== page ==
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WASHINGTON, DC — The U.S. Senate this week approved a sweeping bipartisan package of legislation to address the nation’s opioid epidemic that includes additional resources for treatment programs while also focusing on preventing illicit drugs from entering the country.

“The communities need our help. We promised action, and we are now delivering, in part, on this issue,” Senator Richard Blumenthal said on the Senate floor. “The calls for action tonight are answered in this beginning step with money that will go to treatment, prevention, and law enforcement.”

Senator Chris Murphy praised the bill for including dozens of new policies and grant programs to combat the crisis, including support for substance-exposed babies, funding for research into non-addictive painkillers, and expanding programs to train first responders to carry and use Narcan to treat overdoses.

The Senate and House will now need to negotiate a final bill for an up-or-down vote, which should be possible given the overwhelming support for action in both chambers. Congress already appropriated funds to fight the prescription painkiller epidemic that claimed 72,000 lives through overdoses last year, according to the Centers for Disease Control.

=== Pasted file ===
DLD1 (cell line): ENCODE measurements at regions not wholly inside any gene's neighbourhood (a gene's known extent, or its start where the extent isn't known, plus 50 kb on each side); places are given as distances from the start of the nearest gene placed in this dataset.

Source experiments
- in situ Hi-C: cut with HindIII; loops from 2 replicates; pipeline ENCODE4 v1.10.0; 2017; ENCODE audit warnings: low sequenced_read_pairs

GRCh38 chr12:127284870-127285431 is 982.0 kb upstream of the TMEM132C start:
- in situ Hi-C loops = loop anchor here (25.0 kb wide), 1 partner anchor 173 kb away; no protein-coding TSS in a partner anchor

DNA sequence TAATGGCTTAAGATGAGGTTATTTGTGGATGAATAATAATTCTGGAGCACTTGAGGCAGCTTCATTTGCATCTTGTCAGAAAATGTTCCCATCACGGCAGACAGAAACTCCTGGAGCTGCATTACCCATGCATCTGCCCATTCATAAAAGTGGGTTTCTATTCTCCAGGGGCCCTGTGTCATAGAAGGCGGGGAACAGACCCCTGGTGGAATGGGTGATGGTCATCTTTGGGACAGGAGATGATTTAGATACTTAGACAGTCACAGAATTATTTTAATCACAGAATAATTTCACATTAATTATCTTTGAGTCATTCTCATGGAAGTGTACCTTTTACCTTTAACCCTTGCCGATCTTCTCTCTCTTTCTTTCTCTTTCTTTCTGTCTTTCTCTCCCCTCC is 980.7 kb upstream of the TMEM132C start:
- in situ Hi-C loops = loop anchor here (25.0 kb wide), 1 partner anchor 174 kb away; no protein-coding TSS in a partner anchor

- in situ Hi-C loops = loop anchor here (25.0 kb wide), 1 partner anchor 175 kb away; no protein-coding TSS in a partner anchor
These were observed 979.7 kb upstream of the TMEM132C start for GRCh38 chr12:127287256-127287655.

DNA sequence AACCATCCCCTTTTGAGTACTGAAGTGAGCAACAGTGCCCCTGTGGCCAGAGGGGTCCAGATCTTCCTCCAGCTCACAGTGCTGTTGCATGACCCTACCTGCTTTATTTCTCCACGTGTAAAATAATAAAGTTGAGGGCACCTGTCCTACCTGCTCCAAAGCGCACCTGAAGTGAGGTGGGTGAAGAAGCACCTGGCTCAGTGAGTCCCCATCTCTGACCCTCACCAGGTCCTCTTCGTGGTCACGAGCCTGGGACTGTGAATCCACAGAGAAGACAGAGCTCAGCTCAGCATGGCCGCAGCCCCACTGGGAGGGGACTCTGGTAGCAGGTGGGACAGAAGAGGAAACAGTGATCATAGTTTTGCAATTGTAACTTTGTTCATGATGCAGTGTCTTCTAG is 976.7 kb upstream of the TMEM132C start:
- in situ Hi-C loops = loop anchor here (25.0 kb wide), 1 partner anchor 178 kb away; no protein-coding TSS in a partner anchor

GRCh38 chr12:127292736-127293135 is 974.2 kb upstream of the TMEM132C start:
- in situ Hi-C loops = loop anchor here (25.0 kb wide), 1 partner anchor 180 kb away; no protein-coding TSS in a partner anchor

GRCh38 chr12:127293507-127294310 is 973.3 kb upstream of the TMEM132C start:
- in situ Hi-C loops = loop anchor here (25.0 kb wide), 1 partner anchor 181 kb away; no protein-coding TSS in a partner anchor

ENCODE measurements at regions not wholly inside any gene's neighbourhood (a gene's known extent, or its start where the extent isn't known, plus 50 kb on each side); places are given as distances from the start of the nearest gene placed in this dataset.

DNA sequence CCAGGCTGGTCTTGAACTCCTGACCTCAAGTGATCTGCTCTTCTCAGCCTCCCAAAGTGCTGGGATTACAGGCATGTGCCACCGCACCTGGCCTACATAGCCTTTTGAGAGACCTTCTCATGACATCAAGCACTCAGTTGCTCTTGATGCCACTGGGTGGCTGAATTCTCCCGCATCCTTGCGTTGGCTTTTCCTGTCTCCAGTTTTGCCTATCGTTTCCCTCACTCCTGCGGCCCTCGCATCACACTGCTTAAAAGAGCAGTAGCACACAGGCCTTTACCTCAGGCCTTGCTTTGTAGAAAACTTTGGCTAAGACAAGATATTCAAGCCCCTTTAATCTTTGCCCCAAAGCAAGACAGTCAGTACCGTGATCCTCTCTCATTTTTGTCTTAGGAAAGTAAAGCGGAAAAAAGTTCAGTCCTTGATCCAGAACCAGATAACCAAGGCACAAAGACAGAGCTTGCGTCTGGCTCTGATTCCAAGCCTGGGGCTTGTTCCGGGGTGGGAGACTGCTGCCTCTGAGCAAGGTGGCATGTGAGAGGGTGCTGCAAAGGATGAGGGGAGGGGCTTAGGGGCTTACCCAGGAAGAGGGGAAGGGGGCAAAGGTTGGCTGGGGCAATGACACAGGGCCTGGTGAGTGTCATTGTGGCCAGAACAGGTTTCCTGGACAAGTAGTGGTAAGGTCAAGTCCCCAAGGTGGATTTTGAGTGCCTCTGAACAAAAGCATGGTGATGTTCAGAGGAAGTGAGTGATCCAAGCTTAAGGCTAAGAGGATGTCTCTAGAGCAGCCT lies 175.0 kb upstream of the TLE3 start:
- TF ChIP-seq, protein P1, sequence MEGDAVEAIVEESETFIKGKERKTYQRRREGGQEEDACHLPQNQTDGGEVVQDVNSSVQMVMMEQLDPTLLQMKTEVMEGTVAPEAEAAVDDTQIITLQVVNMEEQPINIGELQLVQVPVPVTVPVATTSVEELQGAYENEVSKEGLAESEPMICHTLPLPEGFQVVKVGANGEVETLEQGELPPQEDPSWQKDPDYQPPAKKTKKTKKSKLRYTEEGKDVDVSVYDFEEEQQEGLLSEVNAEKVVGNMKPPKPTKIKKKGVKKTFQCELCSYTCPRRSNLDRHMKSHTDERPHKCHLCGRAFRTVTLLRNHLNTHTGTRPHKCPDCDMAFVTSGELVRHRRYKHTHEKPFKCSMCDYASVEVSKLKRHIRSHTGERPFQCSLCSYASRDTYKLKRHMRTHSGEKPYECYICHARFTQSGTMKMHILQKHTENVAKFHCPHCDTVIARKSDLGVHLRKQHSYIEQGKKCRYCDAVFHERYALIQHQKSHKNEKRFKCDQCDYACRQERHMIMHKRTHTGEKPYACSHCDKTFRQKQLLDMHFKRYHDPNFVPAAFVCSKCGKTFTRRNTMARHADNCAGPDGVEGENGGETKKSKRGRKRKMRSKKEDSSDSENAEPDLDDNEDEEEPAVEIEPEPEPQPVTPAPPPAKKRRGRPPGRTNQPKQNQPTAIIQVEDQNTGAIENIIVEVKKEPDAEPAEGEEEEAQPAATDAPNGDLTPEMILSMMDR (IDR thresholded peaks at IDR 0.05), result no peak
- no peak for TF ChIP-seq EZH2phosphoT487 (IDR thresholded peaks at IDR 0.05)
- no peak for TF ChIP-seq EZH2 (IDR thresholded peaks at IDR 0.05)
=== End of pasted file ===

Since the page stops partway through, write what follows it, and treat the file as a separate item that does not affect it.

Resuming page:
Congressional leaders hope to have a final bill ready for approval before the midterm elections in November.

Murphy said the Senate bill includes his “Recovery COACH Act,” legislation based on a state program that uses recovery coaches to help people overcome addictions. The bill provides states with grants to ensure that individuals with substance use disorder have access to specially-trained coaches who can serve as a mentor, provide insight and encouragement, support families, and help patients navigate treatment options.

“This crisis is tearing families apart. Republicans in Congress are not taking this crisis seriously enough, but the Opioid Crisis Response Act is a small step forward and I was happy to play a role in its passage,” Murphy said of the overall bill.

Blumenthal pointed to several pieces of the legislation that he supported this session as stand-alone bills, including ones that would: provide grants to states to help pharmacy-based “take-back” programs for disposing of unused prescription medications; increase transparency in opioid prescribing by requiring drug companies to disclose payments made to nurse practitioners and physician assistants; and require annual wellness visits for seniors to include screening for substance use disorder and the risk of addiction.

Meanwhile, U.S. Surgeon General Jerome M. Adams called this week for a cultural shift in the way Americans talk about the opioid crisis and released a “digital postcard” highlighting steps people can take to raise awareness, prevent opioid misuse and reduce overdose deaths.

“Addiction is a brain disease that touches families across America — even my own,” said “We need to work together to put an end to stigma.”

Overdose deaths in 2017 increased by almost 10 percent – claiming the lives of more than 70,000 Americans. Nearly 48,000 of those were opioid overdose deaths, with the sharpest increase occurring among deaths related to illicitly made fentanyl and fentanyl analogs, according to preliminary data from the Centers for Disease Control and Prevention.